A holy conundrum

What I learned with 80 Jews and Christians in the Holy Land

“It’s complicated.”

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That’s the phrase that stuck in all of our minds during a remarkable 10-day interfaith trip to Israel and Palestine last month. Eighty hearty souls traveled to the Holy Land — about half associated with Temple Emanu-El and half with Wilshire Baptist Church. Rabbis David Stern and Nancy Kasten (David’s wife) joined me as religious docents, complementing our two Israel-based travel guides.

The two congregations have nurtured a growing relationship for more than 20 years. We have worshipped together many times at temple and church. Rabbi Stern and I have spoken together at high schools, colleges and civic organizations. We long ago left behind the uneasy cordiality of initial probing conversations for the hard work of reckoning respectfully with our real religious differences. Those differences define our theology more than our faith and work.

“It’s complicated” is a phrase that describes so much of what we have discovered with and about one another over time and during our time in the Holy Land. Why do Jews practice the faith of Jesus without putting their faith in Jesus? Why do Christians put their faith in Jesus without practicing the faith of Jesus? In short, there is no short answer to these questions; there is only a long listening to each other about our histories as people of God. And we do have history, Jews and Christians — some of it growing from the common root of Jesse, some of it branching out so far we aren’t always sure we can rediscover that common ground. What’s clear is that it’s complicated and that we should seek simplicity only on the other side of complexity.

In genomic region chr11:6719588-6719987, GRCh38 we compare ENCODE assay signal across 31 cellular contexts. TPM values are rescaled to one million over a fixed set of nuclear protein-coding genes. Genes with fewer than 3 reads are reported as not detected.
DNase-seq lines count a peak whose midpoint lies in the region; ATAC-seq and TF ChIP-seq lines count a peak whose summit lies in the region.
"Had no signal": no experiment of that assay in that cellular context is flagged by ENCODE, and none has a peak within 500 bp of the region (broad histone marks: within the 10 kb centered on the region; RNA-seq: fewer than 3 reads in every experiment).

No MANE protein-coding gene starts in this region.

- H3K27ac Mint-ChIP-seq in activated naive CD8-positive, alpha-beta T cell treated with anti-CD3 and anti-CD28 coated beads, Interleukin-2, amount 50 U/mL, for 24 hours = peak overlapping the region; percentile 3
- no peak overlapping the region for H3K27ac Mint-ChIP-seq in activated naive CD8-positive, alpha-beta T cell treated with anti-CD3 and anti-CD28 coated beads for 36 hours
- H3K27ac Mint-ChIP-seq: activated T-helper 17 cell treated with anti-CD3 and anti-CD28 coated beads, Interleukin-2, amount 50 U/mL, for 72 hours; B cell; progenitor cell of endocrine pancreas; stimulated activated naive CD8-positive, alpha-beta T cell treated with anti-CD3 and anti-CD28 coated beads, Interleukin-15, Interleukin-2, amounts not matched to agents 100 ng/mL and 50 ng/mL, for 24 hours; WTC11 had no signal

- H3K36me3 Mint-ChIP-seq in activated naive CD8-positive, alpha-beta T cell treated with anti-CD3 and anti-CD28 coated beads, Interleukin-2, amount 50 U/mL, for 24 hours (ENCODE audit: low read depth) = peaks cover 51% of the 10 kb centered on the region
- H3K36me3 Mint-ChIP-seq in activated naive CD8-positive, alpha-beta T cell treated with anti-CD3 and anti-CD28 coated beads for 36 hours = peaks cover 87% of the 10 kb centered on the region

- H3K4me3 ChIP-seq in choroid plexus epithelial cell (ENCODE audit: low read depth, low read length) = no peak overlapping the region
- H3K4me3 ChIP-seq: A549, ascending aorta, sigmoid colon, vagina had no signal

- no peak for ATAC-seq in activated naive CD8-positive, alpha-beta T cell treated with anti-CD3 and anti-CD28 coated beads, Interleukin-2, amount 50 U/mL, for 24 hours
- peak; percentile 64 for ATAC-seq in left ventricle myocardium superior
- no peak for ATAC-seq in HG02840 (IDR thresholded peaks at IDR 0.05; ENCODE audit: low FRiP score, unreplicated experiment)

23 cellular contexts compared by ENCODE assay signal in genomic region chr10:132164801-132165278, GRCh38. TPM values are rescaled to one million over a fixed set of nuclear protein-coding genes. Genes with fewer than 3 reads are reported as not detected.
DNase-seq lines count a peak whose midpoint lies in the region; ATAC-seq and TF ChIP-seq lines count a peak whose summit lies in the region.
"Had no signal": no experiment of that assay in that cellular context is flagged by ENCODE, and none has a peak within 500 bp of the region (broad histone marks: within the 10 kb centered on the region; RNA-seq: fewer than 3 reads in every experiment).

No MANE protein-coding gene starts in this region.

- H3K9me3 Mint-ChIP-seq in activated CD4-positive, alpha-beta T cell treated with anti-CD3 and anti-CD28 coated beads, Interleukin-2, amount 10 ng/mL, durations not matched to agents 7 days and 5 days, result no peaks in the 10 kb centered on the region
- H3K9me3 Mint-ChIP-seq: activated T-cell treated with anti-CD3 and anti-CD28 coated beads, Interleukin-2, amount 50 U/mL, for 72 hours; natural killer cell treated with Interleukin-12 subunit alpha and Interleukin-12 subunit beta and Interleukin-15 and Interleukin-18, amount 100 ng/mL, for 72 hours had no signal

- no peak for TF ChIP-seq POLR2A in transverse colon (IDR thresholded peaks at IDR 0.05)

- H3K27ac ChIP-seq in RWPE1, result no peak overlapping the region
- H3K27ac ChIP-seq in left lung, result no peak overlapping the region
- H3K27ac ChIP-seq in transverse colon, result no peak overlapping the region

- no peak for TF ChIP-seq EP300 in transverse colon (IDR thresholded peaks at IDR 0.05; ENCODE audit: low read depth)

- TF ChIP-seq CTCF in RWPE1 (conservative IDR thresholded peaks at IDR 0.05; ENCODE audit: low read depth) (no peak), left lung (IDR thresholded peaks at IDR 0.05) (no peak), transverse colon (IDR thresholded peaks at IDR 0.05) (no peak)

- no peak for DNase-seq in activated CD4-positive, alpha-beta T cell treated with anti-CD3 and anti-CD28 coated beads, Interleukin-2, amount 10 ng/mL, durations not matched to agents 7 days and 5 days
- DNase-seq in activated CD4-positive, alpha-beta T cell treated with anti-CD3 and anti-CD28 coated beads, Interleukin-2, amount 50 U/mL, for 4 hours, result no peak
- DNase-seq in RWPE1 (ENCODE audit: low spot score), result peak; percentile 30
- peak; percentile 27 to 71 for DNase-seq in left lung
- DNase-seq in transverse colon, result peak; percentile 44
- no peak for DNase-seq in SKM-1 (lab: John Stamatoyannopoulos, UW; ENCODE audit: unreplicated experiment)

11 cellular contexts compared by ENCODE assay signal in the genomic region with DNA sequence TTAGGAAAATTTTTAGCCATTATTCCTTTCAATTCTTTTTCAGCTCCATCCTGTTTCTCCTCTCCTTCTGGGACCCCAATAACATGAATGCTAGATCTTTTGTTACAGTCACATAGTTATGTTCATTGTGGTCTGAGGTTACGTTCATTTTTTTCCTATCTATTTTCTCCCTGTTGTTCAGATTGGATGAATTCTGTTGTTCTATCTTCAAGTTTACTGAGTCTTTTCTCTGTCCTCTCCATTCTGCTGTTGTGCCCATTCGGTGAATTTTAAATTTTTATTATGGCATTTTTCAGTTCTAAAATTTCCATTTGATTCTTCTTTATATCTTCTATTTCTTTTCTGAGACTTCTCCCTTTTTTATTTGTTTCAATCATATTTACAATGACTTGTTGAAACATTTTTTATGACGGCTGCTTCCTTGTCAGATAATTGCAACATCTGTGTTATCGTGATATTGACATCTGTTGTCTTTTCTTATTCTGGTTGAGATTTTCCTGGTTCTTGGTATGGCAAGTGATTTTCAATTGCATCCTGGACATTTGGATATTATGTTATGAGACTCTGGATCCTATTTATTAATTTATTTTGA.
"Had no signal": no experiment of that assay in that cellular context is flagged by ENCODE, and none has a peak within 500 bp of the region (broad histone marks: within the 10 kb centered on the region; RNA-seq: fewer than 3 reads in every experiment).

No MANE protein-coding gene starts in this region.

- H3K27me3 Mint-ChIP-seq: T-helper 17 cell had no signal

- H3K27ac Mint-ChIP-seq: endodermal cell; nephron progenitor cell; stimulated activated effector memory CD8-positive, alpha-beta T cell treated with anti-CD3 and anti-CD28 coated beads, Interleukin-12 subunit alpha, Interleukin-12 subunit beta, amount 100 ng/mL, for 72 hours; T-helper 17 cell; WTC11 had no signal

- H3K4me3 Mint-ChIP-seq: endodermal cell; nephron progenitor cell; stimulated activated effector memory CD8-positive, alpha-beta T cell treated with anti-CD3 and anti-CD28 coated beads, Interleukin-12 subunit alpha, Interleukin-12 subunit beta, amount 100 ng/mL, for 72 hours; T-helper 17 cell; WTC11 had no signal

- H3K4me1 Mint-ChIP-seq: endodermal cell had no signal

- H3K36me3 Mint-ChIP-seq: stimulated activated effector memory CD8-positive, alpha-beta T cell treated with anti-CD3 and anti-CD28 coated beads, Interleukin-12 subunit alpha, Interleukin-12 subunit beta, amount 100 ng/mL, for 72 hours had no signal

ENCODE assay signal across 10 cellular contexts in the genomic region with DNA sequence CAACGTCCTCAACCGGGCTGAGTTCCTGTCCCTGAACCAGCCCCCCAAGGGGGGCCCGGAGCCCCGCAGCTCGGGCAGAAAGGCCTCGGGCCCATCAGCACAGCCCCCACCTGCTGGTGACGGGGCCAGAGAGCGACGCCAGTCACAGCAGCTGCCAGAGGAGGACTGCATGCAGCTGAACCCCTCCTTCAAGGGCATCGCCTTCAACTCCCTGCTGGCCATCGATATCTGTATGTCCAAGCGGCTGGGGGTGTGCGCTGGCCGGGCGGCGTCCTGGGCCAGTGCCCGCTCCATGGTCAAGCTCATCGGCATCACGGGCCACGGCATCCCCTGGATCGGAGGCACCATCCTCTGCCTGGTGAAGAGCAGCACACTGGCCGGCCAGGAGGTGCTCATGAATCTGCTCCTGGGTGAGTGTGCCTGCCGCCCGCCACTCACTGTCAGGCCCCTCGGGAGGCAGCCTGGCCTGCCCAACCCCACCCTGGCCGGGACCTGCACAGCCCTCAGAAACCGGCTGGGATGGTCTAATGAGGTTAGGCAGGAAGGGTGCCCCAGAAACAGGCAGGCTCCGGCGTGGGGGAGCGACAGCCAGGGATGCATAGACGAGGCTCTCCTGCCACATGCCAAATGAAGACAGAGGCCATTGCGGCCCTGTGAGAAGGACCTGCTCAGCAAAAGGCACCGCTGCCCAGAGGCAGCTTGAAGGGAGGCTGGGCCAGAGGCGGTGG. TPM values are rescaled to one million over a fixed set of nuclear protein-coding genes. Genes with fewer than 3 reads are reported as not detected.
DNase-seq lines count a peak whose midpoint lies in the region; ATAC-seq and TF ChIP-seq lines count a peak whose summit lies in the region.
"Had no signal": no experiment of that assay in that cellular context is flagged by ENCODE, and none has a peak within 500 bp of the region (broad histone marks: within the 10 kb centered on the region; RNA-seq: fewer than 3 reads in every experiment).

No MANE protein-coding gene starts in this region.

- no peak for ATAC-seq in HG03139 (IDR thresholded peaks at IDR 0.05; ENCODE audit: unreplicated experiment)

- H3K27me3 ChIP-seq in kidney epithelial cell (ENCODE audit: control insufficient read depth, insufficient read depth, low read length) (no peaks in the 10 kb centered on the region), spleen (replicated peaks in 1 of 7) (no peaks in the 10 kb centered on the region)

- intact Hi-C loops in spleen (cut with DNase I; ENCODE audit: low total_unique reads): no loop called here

The lands of Israel and Palestine are complicated, too. For many Jews and Zionist Christians, the entire land belongs to the Jews because it was promised to Abraham and his seed in Genesis. Forget the borders of the British Mandate, United Nations resolutions, or peace treaties with the Palestinians: the Bible is all the deed they need. Most Jews, however, and Christians like me claim something else. God’s promise of the land, like God’s covenant with Israel, always required that the people of God act justly toward one another and toward their neighbors. Injustice invalidates any claim of God’s provision and protection. The security of the State of Israel can never last if it comes at the expense of justice for those who have been denied freedom and rights to live in the land with them. Peace has to be made before it can be kept. The military can’t make peace.

Likewise, Palestinians want a homeland in the land they called home before 1948. The Arab population poses a great challenge to Israel as a state. For one thing, the Arabs constitute 20 percent of the citizenry of the State of Israel, even though they are treated like second-class citizens because of the dual nature of Israel as a Jewish state and a democracy. The Palestinians who live in the occupied territories of the West Bank and Hamas-controlled Gaza are divided Muslim and Christian, the former representing about a 98 percent majority. Native Christians — whose holy sites in the Holy Land such as Bethlehem (West Bank), Jerusalem and Nazareth (Israel) — are a small double minority as Arabs among Jews and as Arab Christians among Arab Muslims. They are tragically disappearing from the land Jesus called home.

Palestinians will never prevail against Israel as long as they continue to employ violence as a means of achieving their ends. Radical Muslim terrorism is no more effective politically than the Israeli military defense in securing a robust and hopeful future.

Eighty Jews and Christians have learned the path to peace. Trust and respect lead to friendship and even love.

It’s complicated, but it’s not impossible. With God nothing is impossible.